Here are the Dodgers' real-life finishes between 1995-2000 -- the years that A-Rod was in Seattle, while L.A. trotted out Jose Offerman, Greg Gagne, Jose Vizcaino, Mark Grudzielanek and Alex Cora at short:

1995: 1st place in NL West, swept in Division Series
1996: 1 game back in NL West, won the Wild Card and were swept in the Division Series
1997: 2 GB in NL West, 4 GB of Wild Card
1998: 15 GB in NL West, 7 GB of Wild Card
1999: 23 GB in NL West, 20 GB of Wild Card
2000: 11 GB in NL West, 8 GB of Wild Card

Replace the Dodgers' shortstops with Rodriguez, and just by doing the incredibly clumsy step of adding his WAR to the club, the Dodgers become the 1996 and '97 NL West Division champions and likely NL Wild Card winners in 1998 and 2000.

Better seeding, more postseason appearances and A-Rod in the lineup? Yeah, this Dodgers team is absolutely terrifying.

Because A-Rod helps the Dodgers win the division in '96, they go on to play the Cardinals in the first round instead of the Braves. Though St. Louis swept the Padres in the real world, in this universe they lose to the Dodgers in five games, as the additional offensive firepower -- combined with the best pitching staff in baseball (at least, as far as ERA is concerned) -- is enough for L.A. to advance to the NLCS.

Unfortunately, even in this universe, I’m not foolish enough to say that the Dodgers can get past the Braves.

But in 1997? Well ...

3. The Dodgers win the 1997 World Series

Apologies to the Marlins, because in this universe, the Dodgers win it all -- at least, if every Marlins pitcher doesn’t get a Livan Hernandez strike zone.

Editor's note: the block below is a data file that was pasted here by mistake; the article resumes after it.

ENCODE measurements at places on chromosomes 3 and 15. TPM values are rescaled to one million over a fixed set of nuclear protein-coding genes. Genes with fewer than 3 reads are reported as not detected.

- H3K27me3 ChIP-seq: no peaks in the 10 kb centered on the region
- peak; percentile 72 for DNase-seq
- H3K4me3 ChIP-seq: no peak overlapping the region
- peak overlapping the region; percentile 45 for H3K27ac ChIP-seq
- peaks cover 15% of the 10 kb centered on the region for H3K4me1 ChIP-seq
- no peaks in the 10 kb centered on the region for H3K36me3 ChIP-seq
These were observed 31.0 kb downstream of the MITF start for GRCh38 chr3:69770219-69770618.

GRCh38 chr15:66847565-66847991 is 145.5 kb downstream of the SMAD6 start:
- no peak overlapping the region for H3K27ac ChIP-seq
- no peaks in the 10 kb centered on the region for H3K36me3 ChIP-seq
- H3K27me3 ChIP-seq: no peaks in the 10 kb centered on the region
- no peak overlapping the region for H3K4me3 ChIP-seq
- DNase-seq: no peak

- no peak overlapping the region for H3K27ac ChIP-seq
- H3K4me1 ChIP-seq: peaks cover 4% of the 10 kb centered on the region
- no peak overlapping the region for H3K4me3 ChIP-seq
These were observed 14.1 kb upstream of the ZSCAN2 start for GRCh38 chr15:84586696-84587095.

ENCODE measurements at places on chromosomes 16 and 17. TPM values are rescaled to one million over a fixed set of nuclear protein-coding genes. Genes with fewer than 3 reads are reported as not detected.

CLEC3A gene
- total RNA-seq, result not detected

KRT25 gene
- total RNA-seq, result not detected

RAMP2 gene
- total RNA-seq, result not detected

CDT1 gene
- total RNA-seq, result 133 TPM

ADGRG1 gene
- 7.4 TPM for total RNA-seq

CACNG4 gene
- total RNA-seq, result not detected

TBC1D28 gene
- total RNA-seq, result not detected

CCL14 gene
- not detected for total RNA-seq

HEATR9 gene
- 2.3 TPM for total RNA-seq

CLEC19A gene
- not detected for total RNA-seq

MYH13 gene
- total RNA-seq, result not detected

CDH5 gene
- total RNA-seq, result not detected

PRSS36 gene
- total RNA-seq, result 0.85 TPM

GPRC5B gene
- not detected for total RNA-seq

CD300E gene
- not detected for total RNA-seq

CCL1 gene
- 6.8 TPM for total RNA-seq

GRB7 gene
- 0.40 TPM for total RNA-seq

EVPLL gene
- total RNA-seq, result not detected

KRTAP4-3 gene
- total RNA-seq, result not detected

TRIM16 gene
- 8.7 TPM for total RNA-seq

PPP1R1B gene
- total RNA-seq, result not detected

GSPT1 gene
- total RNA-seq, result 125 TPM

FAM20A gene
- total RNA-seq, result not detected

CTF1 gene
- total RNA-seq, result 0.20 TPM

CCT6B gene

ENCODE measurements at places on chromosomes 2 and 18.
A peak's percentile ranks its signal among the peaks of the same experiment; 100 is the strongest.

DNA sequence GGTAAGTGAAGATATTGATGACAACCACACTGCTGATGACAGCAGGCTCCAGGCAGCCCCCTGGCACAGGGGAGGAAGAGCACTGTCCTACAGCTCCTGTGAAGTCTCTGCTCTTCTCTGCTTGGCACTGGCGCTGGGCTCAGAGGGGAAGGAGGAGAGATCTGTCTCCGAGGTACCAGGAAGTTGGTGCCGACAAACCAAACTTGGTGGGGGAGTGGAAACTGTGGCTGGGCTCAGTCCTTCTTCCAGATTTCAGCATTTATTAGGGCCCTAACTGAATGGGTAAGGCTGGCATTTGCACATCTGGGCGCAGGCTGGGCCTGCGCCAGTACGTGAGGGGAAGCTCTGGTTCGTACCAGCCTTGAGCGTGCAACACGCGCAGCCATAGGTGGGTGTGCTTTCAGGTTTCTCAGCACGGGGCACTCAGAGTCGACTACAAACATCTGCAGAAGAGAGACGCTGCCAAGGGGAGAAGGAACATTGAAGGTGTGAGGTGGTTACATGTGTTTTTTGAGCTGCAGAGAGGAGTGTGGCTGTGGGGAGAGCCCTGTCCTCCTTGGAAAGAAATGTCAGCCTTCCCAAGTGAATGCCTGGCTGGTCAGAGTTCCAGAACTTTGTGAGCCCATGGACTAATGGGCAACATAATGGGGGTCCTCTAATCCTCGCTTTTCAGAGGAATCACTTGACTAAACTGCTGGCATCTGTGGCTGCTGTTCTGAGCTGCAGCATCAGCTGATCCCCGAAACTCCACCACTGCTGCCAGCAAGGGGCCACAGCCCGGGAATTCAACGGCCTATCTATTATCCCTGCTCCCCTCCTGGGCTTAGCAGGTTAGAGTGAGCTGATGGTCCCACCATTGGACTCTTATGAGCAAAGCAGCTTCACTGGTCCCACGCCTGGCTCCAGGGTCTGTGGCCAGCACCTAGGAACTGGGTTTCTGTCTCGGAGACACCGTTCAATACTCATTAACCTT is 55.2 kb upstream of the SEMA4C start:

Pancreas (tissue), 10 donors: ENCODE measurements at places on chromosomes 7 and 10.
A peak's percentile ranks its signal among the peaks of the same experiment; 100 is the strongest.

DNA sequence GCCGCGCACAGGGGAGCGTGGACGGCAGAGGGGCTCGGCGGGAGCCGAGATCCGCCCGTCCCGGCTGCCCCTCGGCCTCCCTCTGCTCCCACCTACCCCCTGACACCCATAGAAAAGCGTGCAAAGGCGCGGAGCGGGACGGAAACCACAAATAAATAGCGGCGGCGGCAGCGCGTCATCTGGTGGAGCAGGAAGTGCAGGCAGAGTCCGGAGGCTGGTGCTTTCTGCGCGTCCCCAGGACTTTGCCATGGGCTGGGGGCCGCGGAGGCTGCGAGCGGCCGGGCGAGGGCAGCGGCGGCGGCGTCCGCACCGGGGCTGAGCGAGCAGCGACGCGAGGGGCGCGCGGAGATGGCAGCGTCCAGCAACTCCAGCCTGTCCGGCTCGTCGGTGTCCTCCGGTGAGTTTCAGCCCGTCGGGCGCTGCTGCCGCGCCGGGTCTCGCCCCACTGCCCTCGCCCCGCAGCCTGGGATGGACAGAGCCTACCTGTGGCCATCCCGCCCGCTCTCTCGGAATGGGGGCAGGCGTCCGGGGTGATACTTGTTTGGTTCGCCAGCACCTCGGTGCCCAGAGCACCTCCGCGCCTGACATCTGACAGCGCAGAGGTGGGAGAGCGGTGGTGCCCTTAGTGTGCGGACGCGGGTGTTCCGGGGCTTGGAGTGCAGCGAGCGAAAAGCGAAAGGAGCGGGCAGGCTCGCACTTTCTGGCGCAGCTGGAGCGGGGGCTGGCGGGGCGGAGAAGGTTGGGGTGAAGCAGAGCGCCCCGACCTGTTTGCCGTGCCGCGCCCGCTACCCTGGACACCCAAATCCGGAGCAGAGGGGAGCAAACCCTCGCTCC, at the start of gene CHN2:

With Rodriguez on the roster in place of Greg Gagne (.652 OPS), the Dodgers pass the Giants and win the NL West. In the NLDS, Los Angeles defeats the Marlins in five games, as Florida’s group of stars can’t beat Piazza and Rodriguez.

L.A. would then emerge victorious in its rematch against the Braves in the NLCS, setting it up to face Cleveland in the World Series.

It's a huge story when Orel Hershiser -- the Dodgers’ 1988 World Series MVP -- comes out to pitch against his old team, but just like in our world, the veteran pitcher struggles in his two outings.

Orel Hershiser won a title with the Dodgers, but with Cleveland he would have lost to A-Rod's L.A. squad.

The Dodgers take the World Series, and for a brief time it’s Ramon Martinez who is a bigger star than his brother, Pedro, as he plays a big part in securing the title for L.A.

4. Randy Johnson now becomes a Dodger

Unfortunately, the World Series victory isn’t enough to keep Piazza in L.A. The star catcher was traded in our reality after an impasse developed between Piazza and ownership over a contract dispute, and once that rift opened, the Dodgers' front office didn’t believe it would be able to close it.

In this universe, the trade still goes down as the Dodgers are even less worried about what happens if they trade their generational backstop because they've got Rodriguez at short.

However, because the Dodgers were still a competitive club, they decide to make a massive trade that will have major benefits in a few short years.